Effects of short-term supplementation of clinoptilolite in colostrum and milk on the concentration of some serum minerals in neonatal dairy calves.

Department of Clinical Sciences, and Center of Excellence for Ruminant Abortion and Neonatal Mortality, School of Veterinary Medicine, Ferdowsi University of Mashhad, P. O. Box 91775-1793, Mashhad, Iran.
Biological Trace Element Research (Impact Factor: 1.31). 02/2008; 123(1-3):116-23. DOI: 10.1007/s12011-008-8114-y
Source: PubMed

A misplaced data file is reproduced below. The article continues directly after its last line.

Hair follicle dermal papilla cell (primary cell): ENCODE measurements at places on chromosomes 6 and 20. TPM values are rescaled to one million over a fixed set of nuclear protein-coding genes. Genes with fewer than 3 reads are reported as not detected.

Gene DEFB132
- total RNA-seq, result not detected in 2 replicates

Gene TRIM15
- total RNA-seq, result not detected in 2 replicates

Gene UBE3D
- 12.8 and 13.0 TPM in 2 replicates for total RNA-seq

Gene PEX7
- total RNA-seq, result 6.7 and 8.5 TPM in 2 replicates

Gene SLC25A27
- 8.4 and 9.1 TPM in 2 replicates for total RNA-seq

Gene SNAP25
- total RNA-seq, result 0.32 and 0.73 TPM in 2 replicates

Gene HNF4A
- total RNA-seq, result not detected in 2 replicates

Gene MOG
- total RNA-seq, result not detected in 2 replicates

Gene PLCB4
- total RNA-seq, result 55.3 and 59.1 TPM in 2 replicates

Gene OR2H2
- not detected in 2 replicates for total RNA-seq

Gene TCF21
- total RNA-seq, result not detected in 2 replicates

ABSTRACT In recent years, the use of both natural and synthetic zeolites in animal nutrition has increased mainly to improve their performance, health, and to protect against mycotoxin intoxication. Thirty calves were used in the present study for the determination of some physiologic effects of clinoptilolite supplementation. The animals were divided equally into three groups (control, test 1, and test 2). The three groups of calves were homogeneous for parity of dams, sex, and month of birth. For group test 1, clinoptilolite in the concentration of 2% of each colostrum meal was added for 48 h, and for group test 2, clinoptilolite in the concentration of 2% was added to each colostrum and milk meal for 14 days. Blood samples were taken from all calves 12 h after birth and at the end of the first, second, third, forth, fifth, and sixth weeks of life. Calcium (Ca), phosphorus (P), magnesium (Mg), iron (Fe), sodium (Na), and potassium (K) were determined in the serum. For statistical analysis of data, a repeated measures approach using analysis of variance (ANOVA) with mixed linear models was used. Clinoptilolite supplementation had significant effect on the concentrations of calcium, phosphorus, sodium, and iron. The concentrations of Fe significantly higher in test group 2 than other trial groups (p < 0.05). Calcium concentrations were significantly higher in serum of clinoptilolite-treated than control calves (p < 0.05). The concentrations of phosphorus were significantly lower in test groups than control group (p < 0.05). Sodium concentrations were significantly higher in clinoptilolite-supplemented groups than control calves (p < 0.05). Potassium and magnesium concentrations were not affected by clinoptilolite supplementation. Clinoptilolite supplementation could promote iron levels in serum and better hemopoiesis and prevent pathologic or physiologic drop of red blood cell (RBC) parameters in supplemented calves during a first few weeks of life. According to higher need and utilization of Ca in growing animals, clinoptilolite supplementation could increase available Ca. Based on the results of the present study and the importance of dietary phosphorus in many physiologic processes, the level of phosphorus in diet of neonatal dairy calves must be considered and adapted when clinoptilolite was supplemented. With an adequate supply of good quality drinking water, cattle can tolerate large quantities of dietary sodium chloride. Thus, it seems that significant increase in serum Na concentration during short-term supplementation of clinoptilolite in neonatal calves could be well tolerated without any adverse effects.